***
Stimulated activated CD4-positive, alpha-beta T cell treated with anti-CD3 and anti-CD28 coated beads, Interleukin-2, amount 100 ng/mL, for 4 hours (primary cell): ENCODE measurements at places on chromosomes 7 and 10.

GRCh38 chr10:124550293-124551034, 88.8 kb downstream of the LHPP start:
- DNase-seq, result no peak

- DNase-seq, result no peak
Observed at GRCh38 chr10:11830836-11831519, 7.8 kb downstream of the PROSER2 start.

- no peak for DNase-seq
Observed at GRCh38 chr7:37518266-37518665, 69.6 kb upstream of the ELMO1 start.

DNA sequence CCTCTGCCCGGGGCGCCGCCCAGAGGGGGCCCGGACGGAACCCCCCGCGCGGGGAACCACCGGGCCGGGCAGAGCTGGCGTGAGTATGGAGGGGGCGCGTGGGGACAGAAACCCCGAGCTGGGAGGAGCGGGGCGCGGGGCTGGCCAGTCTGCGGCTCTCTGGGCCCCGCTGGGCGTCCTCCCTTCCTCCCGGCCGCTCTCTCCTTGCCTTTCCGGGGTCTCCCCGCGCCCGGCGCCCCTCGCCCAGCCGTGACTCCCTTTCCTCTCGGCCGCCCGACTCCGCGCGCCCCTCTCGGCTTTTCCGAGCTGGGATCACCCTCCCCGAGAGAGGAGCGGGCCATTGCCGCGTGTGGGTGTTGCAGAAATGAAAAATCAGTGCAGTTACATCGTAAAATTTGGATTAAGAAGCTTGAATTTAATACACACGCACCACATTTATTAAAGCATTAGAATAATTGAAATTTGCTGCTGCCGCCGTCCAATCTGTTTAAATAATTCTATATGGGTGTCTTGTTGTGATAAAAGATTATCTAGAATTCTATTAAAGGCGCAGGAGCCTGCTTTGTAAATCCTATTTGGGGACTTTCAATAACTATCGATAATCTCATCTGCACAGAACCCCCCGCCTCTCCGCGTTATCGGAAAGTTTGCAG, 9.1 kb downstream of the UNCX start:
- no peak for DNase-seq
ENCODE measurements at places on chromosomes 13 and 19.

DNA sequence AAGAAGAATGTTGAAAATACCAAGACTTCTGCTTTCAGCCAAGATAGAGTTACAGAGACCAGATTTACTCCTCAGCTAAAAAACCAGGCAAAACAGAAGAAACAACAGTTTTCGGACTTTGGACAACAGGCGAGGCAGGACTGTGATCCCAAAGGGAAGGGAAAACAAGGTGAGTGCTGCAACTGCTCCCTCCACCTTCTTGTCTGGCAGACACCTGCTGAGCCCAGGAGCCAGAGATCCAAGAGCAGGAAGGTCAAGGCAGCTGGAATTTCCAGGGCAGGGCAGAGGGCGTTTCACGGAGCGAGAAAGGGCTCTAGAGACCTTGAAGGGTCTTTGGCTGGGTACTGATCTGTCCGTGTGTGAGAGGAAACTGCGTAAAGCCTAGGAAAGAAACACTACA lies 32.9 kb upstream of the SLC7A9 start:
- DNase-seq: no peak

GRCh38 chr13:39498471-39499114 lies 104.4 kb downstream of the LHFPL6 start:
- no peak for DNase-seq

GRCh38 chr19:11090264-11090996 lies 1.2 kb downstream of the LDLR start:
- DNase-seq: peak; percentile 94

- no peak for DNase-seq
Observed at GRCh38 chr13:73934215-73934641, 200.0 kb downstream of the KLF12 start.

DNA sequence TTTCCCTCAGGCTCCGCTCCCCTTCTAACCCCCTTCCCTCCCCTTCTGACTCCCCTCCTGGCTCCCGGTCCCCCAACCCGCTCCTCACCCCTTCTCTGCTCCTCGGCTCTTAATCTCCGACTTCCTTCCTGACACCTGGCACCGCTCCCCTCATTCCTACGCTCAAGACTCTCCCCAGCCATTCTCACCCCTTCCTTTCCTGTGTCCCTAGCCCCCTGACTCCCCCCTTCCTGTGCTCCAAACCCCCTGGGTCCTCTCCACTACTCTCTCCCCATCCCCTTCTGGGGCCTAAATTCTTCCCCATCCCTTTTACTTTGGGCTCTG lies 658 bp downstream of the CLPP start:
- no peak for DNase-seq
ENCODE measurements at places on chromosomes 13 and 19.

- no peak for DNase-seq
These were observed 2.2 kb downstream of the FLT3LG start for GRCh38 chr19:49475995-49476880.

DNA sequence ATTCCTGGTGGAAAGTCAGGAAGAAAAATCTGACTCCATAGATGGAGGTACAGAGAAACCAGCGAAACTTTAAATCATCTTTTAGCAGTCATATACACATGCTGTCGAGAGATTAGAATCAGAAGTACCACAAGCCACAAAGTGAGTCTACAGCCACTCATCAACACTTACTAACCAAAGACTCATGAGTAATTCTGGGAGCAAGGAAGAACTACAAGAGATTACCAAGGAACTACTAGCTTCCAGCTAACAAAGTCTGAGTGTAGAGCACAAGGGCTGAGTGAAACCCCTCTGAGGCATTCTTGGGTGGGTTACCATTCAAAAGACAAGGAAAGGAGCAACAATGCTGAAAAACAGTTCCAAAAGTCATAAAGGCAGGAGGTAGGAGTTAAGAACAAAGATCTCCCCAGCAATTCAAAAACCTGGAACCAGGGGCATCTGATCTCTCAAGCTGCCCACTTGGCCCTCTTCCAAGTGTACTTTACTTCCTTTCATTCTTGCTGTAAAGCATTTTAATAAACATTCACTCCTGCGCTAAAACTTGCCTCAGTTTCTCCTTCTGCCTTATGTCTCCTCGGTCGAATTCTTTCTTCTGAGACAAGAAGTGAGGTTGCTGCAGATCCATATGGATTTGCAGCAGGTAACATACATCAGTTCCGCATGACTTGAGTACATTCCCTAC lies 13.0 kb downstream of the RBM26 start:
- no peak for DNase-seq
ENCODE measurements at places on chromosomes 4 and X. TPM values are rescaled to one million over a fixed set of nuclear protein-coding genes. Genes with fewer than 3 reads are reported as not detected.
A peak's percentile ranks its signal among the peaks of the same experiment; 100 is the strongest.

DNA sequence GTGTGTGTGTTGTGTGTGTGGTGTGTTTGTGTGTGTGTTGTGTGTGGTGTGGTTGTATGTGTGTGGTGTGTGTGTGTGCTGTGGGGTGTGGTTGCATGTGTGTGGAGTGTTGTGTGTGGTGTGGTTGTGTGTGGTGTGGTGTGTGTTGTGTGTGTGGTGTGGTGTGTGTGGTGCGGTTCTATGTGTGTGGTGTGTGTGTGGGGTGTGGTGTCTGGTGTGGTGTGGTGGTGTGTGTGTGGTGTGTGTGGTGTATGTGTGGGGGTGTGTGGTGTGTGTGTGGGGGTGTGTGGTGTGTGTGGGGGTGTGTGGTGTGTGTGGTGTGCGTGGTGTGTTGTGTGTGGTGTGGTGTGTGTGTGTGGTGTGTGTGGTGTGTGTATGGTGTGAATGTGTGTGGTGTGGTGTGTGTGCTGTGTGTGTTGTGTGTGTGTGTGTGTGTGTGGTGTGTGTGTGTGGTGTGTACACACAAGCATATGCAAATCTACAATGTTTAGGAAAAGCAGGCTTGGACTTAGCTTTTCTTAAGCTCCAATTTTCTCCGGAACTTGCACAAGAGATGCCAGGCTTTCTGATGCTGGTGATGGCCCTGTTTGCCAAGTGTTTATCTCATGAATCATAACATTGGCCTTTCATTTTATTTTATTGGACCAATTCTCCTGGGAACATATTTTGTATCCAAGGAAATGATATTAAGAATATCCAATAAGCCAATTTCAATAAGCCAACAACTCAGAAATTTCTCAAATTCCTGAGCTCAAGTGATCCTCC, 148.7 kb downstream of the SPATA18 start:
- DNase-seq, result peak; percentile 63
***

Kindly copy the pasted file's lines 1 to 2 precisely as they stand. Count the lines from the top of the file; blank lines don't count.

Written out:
Stimulated activated CD4-positive, alpha-beta T cell treated with anti-CD3 and anti-CD28 coated beads, Interleukin-2, amount 100 ng/mL, for 4 hours (primary cell): ENCODE measurements at places on chromosomes 7 and 10.

GRCh38 chr10:124550293-124551034, 88.8 kb downstream of the LHPP start: